• Interpersonal and social rhythm therapy: Stabilization of daily rhythms such as mealtimes, waking and sleeping
    • Family-focused therapy: Family support and communication help to recognize and manage signs of mood swings
    References: 8, 9, 10

    Self-care for Child Behavior Disorders

    The following self-care actions or lifestyle changes may help in the treatment or management of Child Behavior Disorders:
    • Make regular schedule: Create a schedule for your healthy meals, bedtime or naps
    • Do rest: Take a break and rest for some time
    • Identify difficult situations: Avoid difficult situations
    • Quit drinking or using recreational drugs: Avoid alcohol or drug abuse
    • Make healthy routine: Helps in balancing of mood
    • Keep a mood chart: Keep a record of your daily moods, sleep, treatments and activities
    • Quit smoking and coffee: Both nicotine and caffeine worsens the condition of anxiety
    • Use relaxation techniques: Eases the anxiety
    • Eat healthy food: Vegetables, fruits, whole grains and fish can help to reduce the anxiety
    References: 9, 11, 12

    Alternative Medicine for Treatment of Child Behavior Disorders

    The following alternate medicine and therapies are known to help in the treatment or management of Child Behavior Disorders:
    • Do yoga: To relieve muscle tension and chronic pain
    • Meditation therapy: Relax and learn discipline
    • Neurofeedback training therapy: Learn to keep brain wave patterns active in front of the brain
    • Do exercise regularly: Increases the strength, flexibility, balance and coordination
    • Herbal Treatment : Passionflower is a herb that helps to reduces the anxiety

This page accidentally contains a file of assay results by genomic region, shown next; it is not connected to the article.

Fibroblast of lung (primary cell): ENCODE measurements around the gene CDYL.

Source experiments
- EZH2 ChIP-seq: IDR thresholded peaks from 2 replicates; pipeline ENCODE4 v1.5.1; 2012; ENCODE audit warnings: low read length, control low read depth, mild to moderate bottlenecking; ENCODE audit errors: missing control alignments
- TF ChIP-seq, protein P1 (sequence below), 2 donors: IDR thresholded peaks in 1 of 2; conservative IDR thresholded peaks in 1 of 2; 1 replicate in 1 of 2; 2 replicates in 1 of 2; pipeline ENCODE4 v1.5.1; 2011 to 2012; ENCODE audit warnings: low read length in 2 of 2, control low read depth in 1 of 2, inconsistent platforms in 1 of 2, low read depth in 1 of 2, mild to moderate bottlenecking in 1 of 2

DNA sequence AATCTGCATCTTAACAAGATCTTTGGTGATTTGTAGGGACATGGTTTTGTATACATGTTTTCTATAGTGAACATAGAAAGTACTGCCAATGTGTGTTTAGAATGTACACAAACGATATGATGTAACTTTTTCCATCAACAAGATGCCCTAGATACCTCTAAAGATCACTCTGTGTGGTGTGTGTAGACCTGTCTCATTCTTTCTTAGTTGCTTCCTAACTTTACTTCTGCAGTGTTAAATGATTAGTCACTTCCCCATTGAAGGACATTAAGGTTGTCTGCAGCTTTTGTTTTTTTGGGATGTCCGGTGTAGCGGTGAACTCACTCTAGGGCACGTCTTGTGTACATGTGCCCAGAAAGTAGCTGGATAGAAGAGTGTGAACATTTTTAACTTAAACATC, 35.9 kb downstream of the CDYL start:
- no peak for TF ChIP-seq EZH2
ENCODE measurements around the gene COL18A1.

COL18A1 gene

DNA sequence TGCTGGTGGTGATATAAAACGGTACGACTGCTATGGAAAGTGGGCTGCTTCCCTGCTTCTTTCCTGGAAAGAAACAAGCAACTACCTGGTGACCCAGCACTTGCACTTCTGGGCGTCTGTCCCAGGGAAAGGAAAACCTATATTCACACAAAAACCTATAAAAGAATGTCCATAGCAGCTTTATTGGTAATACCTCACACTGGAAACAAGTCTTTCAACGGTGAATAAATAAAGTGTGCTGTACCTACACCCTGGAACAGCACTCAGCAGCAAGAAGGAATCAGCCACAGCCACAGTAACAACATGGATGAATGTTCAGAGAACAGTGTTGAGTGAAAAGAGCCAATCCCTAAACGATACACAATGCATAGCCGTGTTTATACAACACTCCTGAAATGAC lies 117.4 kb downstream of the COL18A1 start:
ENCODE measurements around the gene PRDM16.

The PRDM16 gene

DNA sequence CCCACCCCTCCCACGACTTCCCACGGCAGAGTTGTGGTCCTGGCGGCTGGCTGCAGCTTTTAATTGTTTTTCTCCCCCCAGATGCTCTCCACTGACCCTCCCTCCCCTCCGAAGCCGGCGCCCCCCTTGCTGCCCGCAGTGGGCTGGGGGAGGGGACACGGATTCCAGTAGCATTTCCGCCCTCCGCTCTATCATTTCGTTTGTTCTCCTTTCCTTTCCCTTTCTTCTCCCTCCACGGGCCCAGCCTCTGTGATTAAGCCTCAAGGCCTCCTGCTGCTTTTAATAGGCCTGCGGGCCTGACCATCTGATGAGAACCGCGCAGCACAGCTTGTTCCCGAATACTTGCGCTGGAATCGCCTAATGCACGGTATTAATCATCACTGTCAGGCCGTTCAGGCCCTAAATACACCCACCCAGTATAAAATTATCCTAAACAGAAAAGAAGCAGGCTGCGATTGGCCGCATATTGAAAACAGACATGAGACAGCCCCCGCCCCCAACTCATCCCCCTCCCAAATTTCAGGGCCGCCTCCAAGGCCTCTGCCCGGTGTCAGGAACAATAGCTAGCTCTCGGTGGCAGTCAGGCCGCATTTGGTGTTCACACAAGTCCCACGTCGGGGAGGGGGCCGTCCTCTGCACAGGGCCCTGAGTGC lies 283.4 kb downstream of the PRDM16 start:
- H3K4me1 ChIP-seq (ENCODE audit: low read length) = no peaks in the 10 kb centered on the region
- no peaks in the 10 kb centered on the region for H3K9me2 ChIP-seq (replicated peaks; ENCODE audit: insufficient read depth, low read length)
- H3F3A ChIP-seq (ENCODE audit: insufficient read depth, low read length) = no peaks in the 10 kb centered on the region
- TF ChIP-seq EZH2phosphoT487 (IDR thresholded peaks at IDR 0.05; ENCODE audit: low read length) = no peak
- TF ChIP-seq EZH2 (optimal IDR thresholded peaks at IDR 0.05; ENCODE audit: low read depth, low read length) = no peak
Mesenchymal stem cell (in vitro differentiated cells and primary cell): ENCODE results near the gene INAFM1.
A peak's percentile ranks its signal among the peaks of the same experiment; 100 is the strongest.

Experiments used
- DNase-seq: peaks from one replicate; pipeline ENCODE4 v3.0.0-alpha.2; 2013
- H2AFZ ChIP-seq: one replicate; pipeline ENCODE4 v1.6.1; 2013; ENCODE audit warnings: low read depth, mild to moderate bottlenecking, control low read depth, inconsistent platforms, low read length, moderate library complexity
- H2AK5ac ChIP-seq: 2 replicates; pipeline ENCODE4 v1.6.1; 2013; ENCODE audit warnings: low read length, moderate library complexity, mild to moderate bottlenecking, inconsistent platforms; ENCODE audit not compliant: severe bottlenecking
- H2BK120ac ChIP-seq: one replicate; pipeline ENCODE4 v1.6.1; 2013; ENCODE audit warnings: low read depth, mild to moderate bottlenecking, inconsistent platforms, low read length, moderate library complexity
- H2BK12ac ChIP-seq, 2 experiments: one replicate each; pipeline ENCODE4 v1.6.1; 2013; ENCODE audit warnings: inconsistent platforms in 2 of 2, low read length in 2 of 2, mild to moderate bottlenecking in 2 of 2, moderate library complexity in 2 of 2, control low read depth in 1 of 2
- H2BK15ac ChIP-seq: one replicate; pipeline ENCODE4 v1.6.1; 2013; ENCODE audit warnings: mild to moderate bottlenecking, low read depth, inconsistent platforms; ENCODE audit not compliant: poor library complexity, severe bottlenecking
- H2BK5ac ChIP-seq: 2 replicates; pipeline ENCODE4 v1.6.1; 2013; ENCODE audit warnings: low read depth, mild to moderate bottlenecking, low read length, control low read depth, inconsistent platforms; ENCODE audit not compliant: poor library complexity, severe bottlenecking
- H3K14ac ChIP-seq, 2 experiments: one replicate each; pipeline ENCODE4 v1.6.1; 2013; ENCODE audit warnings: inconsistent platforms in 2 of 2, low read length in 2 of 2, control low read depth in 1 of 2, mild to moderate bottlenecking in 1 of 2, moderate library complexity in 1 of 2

References: 9, 11, 13

    Patient Support for Treatment of Child Behavior Disorders

    The following actions may help Child Behavior Disorders patients:
    • Show lots of affection to your child: Love and appreciate your child
    • Take time to enjoy your child: Spend time together with your child
    • Strive for healthy family relationships: Make a good relationship among all family members
    • Learn about bipolar disorder: Get proper education about your condition and its treatment options
    • Stay focused on your goals: Stay motivated to manage bipolar disorder
    • Join a support group: Connect to others people with same conditions and share experience
    References: 9, 11

    Time for Treatment of Child Behavior Disorders

    While time-period of treatment for each patient may vary, below is the typical time-period for Child Behavior Disorders to resolve if treated properly under an expert supervision:
    • More than 1 year
    References: 8

    Questions - Child Behavior Disorders

    No questions have been asked.


    1. MedlinePlus Child Behavior Disorders - Accessed: February 20, 2017.
    2. Rummo JH, Routh DK, Rummo NJ, Brown JF. Behavioral and neurological effects of symptomatic and asymptomatic lead exposure in children. Arch Environ Health. 1979;34(2):120-4. - Accessed: February 20, 2017.
    3. Grizenko N, Pawliuk N. Risk and protective factors for disruptive behavior disorders in children. Am J Orthopsychiatry. 1994;64(4):534-44. - Accessed: February 20, 2017.
    4. Chamberlin RW. Prevention of behavioral problems in young children. Pediatr Clin North Am. 1982;29(2):239-47. - Accessed: February 20, 2017.
    5. CDC Children's Mental Health Report - Accessed: February 20, 2017.
    6. NIH Treatment of Children with Mental Illness - Accessed: February 20, 2017.
    7. Mayo Foundation for Medical Education and Research Panic attacks and panic disorder - Accessed: February 20, 2017.
    8. Wikipedia Attention deficit hyperactivity disorder - Accessed: February 20, 2017.
    9. Mayo Clinic Bipolar disorder - Accessed: February 20, 2017.
    10. Mayo Clinic Generalized anxiety disorder - Accessed: February 20, 2017.
    11. Mayo Clinic Attention-deficit/hyperactivity disorder (ADHD) in children - Accessed: February 20, 2017.
    12. Mayo Clinic Generalized anxiety disorder - Accessed: February 20, 2017.
    13. Mayo Clinic Generalized anxiety disorder - Accessed: February 20, 2017.
    14. Source:

    Last updated date

    This page was last updated on 3/09/2018.
    This page provides information for Child Behavior Disorders.